Getting more than your fingers burnt

We’ve featured a burns case in the past – in that instance, it was electrical burns. But often lumped together with burns are scalds, something we’ve not discussed until now. As you might expect, working around steam locos exposed some staff to hot steam. There are relatively few of these cases in our database, though that may simply reflect what was investigated by Railway Inspectors rather than the extent of their incidence.

One place where scalds do appear is the accident to J Crabtree on 13 March 1914. Crabtree was a fitter – that is, someone who carried out routine maintenance and repairs, often on rolling stock (locos, carriages and wagons) but not exclusively. They might work across different locations, sent out to fix a problem on site – a sort of roving trouble-shooter. On this occasion Crabtree was working in the loco sidings at Newton Heath, Manchester, on the Lancashire and Yorkshire Railway – next door to the Company’s carriage and wagon works, whose football team would become Manchester United.

Some of the Newton Heath complex in 1915.
Courtesy National Library of Scotland maps.

Crabtree was needed to fix a joint through which steam passed, on the final one of three engines waiting to be moved into the shed. As he had been told it might be some time before the engines were moved, he made a start on the work: he cleaned out the smoke-box (the space at the front of the loco, under the chimney) and loosened the nuts on the steam-chest cover. As he was doing so, shedman Austin asked if the engine could be moved. Crabtree replied that it could. Austin was clearly unsure about this, as he asked again after the engines were all coupled together; Crabtree once again said it could.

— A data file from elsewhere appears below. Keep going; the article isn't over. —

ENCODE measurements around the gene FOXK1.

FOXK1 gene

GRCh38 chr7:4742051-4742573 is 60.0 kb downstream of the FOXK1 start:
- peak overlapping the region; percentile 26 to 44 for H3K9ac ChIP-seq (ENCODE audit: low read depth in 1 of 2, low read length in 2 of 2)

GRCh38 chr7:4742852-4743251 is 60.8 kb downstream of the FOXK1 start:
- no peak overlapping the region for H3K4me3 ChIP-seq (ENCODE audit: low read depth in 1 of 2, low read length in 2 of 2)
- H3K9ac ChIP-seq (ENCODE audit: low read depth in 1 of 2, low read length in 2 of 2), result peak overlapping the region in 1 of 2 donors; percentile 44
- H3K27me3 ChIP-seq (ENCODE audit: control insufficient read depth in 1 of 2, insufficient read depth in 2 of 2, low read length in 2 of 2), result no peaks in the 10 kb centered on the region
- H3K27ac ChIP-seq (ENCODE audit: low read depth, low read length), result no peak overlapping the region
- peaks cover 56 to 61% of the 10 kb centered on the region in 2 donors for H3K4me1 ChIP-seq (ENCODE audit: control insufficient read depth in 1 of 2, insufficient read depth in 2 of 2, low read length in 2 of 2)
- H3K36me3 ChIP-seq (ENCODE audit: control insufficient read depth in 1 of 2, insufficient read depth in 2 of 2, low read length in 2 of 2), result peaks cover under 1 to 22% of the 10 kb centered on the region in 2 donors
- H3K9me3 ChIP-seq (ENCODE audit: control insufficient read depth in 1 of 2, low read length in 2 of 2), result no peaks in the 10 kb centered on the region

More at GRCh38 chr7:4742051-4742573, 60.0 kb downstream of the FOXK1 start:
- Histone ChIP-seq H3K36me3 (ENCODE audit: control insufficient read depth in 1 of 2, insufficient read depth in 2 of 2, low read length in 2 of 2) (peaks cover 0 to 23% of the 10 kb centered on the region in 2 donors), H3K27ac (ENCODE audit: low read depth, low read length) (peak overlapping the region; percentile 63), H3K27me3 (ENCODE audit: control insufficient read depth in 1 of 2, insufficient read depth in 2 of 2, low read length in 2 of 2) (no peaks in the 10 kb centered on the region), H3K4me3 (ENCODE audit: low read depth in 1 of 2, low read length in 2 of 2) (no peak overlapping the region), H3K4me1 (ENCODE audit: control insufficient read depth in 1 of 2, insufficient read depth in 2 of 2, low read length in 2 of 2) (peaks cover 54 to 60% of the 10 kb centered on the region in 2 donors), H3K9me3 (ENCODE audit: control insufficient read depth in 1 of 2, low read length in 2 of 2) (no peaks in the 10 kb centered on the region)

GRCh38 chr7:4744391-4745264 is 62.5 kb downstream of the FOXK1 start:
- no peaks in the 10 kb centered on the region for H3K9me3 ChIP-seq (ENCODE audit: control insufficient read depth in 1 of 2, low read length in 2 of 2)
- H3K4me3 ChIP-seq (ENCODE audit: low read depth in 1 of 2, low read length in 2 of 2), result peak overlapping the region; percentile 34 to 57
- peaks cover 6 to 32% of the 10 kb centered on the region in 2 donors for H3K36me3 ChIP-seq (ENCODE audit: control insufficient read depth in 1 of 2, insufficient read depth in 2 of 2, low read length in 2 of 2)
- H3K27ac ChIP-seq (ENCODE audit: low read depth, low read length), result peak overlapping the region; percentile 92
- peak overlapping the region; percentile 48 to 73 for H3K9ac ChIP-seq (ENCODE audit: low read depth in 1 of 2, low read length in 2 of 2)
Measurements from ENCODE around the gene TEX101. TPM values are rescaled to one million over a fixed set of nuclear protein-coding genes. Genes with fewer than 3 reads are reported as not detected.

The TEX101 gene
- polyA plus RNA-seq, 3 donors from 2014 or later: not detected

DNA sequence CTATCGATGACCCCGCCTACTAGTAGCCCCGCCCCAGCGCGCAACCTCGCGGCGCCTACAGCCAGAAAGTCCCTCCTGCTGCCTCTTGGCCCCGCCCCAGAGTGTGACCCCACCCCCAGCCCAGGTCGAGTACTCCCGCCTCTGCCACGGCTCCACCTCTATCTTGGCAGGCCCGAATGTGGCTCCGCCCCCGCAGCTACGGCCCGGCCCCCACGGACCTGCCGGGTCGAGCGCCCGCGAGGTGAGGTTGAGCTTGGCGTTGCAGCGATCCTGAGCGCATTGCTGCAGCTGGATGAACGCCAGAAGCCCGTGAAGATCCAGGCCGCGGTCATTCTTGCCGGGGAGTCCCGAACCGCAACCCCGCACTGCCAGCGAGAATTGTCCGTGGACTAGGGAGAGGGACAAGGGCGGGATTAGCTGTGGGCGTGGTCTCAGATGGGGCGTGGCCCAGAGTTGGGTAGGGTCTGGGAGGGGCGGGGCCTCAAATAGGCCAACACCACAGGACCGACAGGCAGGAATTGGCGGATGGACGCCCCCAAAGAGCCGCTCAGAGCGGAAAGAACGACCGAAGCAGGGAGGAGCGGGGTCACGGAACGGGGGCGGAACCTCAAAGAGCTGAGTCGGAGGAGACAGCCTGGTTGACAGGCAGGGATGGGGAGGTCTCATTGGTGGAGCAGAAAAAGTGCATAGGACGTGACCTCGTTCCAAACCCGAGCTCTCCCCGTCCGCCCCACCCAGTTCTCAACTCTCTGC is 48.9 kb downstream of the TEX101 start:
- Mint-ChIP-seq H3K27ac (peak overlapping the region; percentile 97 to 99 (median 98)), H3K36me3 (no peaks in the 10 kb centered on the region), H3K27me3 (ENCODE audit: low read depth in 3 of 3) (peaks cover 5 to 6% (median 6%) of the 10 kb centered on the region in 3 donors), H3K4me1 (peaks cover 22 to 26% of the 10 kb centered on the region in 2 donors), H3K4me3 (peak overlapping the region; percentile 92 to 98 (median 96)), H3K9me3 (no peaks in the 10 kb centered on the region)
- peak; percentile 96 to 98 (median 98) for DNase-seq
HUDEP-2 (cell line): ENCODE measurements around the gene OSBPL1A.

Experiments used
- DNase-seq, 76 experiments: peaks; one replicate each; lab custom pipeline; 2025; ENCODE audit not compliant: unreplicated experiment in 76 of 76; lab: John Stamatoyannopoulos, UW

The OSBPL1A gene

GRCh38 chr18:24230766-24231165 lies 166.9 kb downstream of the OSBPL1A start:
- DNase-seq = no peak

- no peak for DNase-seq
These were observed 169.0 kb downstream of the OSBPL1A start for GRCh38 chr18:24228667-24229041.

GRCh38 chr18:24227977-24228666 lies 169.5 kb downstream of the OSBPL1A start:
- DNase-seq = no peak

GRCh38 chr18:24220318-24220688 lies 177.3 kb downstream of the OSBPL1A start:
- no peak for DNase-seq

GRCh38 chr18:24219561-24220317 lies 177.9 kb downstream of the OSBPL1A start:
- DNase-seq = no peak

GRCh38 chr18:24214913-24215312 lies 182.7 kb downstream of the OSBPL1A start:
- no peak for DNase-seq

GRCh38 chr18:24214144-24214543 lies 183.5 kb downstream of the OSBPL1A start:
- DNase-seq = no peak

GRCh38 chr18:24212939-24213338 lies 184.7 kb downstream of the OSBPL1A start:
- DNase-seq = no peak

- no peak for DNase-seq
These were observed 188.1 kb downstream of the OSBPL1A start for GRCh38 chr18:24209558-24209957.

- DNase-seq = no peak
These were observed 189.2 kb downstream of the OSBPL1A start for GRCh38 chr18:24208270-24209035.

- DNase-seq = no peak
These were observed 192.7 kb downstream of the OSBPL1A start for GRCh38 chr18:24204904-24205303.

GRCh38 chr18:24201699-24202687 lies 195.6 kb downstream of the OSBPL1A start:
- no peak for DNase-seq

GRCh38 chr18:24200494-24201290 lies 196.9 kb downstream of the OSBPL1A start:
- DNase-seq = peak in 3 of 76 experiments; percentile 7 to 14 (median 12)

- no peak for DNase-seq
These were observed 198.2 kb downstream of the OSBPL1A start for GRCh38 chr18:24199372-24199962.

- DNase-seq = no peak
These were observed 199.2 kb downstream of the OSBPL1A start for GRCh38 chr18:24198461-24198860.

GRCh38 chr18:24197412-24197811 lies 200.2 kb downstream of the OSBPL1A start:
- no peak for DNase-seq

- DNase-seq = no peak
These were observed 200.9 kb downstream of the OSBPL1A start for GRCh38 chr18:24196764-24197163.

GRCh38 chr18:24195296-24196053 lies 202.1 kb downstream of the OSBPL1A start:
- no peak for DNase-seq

Austin then got onto the footplate of the loco Crabtree was working on, and told shedman Cogger, who was driving the pilot engine moving the other 3 locos into the shed, to start moving. By this point Crabtree was standing at the front of his loco, about to get down ‘but when the engine started he slipped and fell forward into the smoke box’, something Austin wouldn’t have been able to see. Painful enough, perhaps, but with predictable bad timing, that was the moment at which Austin opened the regulator (the level which controls the flow of steam) – as a result ‘Crabtree was scaled by the rush of steam through the loosened cover.’

Similar scald dangers, as seen in the GWR’s 1914 ‘Safety Movement’ booklet.

JPS Main investigated the case, noting that Crabtree had a ‘not to be moved’ board with him but hadn’t deployed it. Main concluded – understandably – that the accident was a result of ‘want of caution’ on Crabtree’s part, stating that he shouldn’t have given Austin the say-so to move the engine until he was clear of it (1914 Quarter 1, Appendix B).

The final line of Main’s report simply notes that Crabtree had been on duty for 9 ¾ hours – presumably of a 10 hour shift. No doubt he was in a hurry to complete his last job of the day and get home; but also no doubt he wanted to do his job and get the engine back into service as quickly as possible, keeping the system moving and minimising disruption to colleagues and passengers as well as keeping the Foreman at bay. So, there were likely multiple pressures on Crabtree which acted to produce the accident. In this case and its investigation, as in so many others in our database, such pressures aren’t really brought out. Worker accident investigation at this time was a relatively narrow affair, looking for immediate causes rather than a bigger picture.

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